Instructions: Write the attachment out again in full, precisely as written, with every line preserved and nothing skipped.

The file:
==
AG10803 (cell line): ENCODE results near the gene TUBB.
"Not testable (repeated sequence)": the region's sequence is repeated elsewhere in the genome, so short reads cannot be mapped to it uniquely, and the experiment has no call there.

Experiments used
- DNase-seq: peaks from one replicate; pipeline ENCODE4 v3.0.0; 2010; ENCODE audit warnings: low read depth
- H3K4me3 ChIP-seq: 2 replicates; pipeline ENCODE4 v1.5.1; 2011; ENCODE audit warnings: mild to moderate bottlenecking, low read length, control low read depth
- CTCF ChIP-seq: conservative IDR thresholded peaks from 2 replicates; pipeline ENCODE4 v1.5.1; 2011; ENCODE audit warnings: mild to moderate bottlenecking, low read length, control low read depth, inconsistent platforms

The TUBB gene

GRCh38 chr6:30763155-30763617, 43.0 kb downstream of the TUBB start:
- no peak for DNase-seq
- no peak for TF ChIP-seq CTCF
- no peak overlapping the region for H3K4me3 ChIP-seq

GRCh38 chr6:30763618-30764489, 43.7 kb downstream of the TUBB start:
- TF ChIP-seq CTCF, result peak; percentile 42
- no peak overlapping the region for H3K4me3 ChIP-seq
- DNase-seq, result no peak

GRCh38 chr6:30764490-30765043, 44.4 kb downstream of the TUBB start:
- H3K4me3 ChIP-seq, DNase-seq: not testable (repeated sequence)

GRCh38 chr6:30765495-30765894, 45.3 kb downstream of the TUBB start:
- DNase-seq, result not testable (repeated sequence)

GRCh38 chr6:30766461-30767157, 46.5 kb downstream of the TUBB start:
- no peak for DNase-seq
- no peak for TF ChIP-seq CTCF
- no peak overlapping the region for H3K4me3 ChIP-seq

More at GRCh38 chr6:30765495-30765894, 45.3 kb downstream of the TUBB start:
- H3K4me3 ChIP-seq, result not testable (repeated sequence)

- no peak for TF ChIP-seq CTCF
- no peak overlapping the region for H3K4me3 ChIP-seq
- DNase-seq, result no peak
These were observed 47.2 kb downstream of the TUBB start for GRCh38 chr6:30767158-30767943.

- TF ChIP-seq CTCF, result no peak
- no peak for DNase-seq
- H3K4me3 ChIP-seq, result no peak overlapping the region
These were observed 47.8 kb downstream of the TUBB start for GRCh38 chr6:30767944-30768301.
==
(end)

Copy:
AG10803 (cell line): ENCODE results near the gene TUBB.
"Not testable (repeated sequence)": the region's sequence is repeated elsewhere in the genome, so short reads cannot be mapped to it uniquely, and the experiment has no call there.

Experiments used
- DNase-seq: peaks from one replicate; pipeline ENCODE4 v3.0.0; 2010; ENCODE audit warnings: low read depth
- H3K4me3 ChIP-seq: 2 replicates; pipeline ENCODE4 v1.5.1; 2011; ENCODE audit warnings: mild to moderate bottlenecking, low read length, control low read depth
- CTCF ChIP-seq: conservative IDR thresholded peaks from 2 replicates; pipeline ENCODE4 v1.5.1; 2011; ENCODE audit warnings: mild to moderate bottlenecking, low read length, control low read depth, inconsistent platforms

The TUBB gene

GRCh38 chr6:30763155-30763617, 43.0 kb downstream of the TUBB start:
- no peak for DNase-seq
- no peak for TF ChIP-seq CTCF
- no peak overlapping the region for H3K4me3 ChIP-seq

GRCh38 chr6:30763618-30764489, 43.7 kb downstream of the TUBB start:
- TF ChIP-seq CTCF, result peak; percentile 42
- no peak overlapping the region for H3K4me3 ChIP-seq
- DNase-seq, result no peak

GRCh38 chr6:30764490-30765043, 44.4 kb downstream of the TUBB start:
- H3K4me3 ChIP-seq, DNase-seq: not testable (repeated sequence)

GRCh38 chr6:30765495-30765894, 45.3 kb downstream of the TUBB start:
- DNase-seq, result not testable (repeated sequence)

GRCh38 chr6:30766461-30767157, 46.5 kb downstream of the TUBB start:
- no peak for DNase-seq
- no peak for TF ChIP-seq CTCF
- no peak overlapping the region for H3K4me3 ChIP-seq

More at GRCh38 chr6:30765495-30765894, 45.3 kb downstream of the TUBB start:
- H3K4me3 ChIP-seq, result not testable (repeated sequence)

- no peak for TF ChIP-seq CTCF
- no peak overlapping the region for H3K4me3 ChIP-seq
- DNase-seq, result no peak
These were observed 47.2 kb downstream of the TUBB start for GRCh38 chr6:30767158-30767943.

- TF ChIP-seq CTCF, result no peak
- no peak for DNase-seq
- H3K4me3 ChIP-seq, result no peak overlapping the region
These were observed 47.8 kb downstream of the TUBB start for GRCh38 chr6:30767944-30768301.